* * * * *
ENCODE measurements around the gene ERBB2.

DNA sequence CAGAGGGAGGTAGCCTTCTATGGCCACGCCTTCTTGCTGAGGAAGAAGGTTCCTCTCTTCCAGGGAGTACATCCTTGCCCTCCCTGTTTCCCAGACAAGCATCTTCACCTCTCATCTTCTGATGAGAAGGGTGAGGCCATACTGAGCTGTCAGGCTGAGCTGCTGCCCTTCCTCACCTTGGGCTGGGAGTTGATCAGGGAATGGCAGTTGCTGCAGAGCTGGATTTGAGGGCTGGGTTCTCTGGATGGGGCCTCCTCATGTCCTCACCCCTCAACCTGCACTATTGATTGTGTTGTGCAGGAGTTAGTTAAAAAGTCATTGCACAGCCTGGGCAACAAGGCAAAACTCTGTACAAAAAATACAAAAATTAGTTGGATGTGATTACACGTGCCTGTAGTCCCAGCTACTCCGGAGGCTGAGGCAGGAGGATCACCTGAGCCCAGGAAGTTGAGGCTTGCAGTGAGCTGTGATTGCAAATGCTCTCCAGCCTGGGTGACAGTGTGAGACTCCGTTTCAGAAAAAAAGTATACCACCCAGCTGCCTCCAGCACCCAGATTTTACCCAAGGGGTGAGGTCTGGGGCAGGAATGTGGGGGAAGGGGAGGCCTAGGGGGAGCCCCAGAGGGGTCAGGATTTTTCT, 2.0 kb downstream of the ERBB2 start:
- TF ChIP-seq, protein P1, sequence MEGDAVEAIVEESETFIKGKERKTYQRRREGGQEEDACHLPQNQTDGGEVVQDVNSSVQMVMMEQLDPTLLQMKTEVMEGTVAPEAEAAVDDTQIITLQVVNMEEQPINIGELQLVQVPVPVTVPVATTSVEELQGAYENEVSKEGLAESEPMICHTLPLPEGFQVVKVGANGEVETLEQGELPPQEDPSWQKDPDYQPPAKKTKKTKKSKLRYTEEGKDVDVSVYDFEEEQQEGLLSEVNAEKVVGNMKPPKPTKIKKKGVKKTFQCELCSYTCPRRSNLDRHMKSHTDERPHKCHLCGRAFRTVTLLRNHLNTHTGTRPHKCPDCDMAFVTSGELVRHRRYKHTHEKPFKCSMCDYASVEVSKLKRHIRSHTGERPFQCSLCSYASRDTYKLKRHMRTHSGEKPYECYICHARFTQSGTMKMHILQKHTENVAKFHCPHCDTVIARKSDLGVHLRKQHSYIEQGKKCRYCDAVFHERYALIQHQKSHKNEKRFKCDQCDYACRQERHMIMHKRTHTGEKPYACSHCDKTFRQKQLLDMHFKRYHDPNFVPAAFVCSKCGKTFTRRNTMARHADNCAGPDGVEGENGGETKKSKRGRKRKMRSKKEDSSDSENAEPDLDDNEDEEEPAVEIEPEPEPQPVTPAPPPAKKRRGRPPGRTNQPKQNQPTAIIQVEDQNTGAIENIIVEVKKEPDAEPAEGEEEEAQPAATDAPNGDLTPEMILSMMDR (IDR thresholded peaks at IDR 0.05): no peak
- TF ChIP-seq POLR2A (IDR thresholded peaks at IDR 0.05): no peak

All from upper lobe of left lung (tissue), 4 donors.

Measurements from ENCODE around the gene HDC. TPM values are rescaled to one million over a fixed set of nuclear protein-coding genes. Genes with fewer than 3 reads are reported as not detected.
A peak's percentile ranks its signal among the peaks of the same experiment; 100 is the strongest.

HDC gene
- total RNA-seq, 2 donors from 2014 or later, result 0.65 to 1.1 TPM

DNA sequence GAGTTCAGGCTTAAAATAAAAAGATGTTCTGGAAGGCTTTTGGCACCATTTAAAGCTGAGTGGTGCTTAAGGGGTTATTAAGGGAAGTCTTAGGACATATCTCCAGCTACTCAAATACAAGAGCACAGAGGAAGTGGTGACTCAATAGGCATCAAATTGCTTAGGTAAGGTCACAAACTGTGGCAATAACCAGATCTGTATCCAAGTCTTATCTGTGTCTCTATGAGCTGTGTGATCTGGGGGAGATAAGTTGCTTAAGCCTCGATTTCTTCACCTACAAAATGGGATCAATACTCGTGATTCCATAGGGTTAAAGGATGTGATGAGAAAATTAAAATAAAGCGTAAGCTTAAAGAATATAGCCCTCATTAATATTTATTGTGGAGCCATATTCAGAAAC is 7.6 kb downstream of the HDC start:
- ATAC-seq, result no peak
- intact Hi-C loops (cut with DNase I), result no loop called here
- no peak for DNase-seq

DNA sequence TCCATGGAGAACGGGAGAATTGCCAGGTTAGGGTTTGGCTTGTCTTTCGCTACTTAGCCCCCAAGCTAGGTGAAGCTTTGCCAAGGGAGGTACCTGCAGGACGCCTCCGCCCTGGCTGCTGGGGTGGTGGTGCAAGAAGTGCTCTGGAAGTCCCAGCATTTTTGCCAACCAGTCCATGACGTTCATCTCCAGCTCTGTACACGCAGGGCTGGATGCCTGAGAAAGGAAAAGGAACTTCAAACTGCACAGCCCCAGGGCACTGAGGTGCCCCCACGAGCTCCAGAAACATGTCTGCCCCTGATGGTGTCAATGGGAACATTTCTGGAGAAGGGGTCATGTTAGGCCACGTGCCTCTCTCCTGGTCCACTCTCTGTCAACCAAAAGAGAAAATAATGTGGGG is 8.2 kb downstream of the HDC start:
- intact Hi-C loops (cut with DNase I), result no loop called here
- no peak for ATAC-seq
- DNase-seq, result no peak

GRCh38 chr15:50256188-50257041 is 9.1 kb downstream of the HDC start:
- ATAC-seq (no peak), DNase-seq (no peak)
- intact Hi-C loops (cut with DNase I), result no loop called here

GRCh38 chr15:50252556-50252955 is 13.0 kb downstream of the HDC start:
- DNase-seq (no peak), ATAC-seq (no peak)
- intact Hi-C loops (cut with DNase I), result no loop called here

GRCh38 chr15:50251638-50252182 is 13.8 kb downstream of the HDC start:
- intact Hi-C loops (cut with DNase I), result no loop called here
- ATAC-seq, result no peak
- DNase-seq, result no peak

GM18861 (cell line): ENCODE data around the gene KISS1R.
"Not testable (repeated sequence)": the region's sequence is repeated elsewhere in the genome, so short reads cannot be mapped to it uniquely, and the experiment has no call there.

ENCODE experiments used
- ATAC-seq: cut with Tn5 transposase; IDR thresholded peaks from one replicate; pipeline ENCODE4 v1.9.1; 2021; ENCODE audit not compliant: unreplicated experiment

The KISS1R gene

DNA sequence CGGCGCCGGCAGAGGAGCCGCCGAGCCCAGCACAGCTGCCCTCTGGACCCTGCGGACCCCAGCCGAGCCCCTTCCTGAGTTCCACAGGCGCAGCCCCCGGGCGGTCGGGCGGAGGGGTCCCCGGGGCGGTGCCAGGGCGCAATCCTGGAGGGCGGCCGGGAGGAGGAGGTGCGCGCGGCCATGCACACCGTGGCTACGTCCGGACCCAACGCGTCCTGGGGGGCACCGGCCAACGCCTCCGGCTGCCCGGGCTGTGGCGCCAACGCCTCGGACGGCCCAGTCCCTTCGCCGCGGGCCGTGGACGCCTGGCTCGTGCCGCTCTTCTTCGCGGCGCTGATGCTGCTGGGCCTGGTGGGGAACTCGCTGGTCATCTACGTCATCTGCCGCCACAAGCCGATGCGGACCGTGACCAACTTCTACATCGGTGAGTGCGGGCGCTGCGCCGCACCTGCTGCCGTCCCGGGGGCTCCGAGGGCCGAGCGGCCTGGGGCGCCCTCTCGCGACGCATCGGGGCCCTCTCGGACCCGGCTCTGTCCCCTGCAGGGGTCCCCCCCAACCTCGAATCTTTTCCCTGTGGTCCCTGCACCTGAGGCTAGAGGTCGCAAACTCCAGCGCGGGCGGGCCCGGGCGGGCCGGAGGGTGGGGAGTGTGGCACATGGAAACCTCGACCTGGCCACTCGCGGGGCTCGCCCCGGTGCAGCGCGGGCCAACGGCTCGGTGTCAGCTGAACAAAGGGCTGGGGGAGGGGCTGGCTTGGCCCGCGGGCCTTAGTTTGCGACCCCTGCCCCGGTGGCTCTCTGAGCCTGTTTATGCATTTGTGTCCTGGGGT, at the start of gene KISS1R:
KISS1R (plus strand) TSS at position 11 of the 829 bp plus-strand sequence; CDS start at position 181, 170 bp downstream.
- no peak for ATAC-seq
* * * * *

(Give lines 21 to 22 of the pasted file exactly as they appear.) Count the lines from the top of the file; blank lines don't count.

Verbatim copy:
GRCh38 chr15:50252556-50252955 is 13.0 kb downstream of the HDC start:
- DNase-seq (no peak), ATAC-seq (no peak)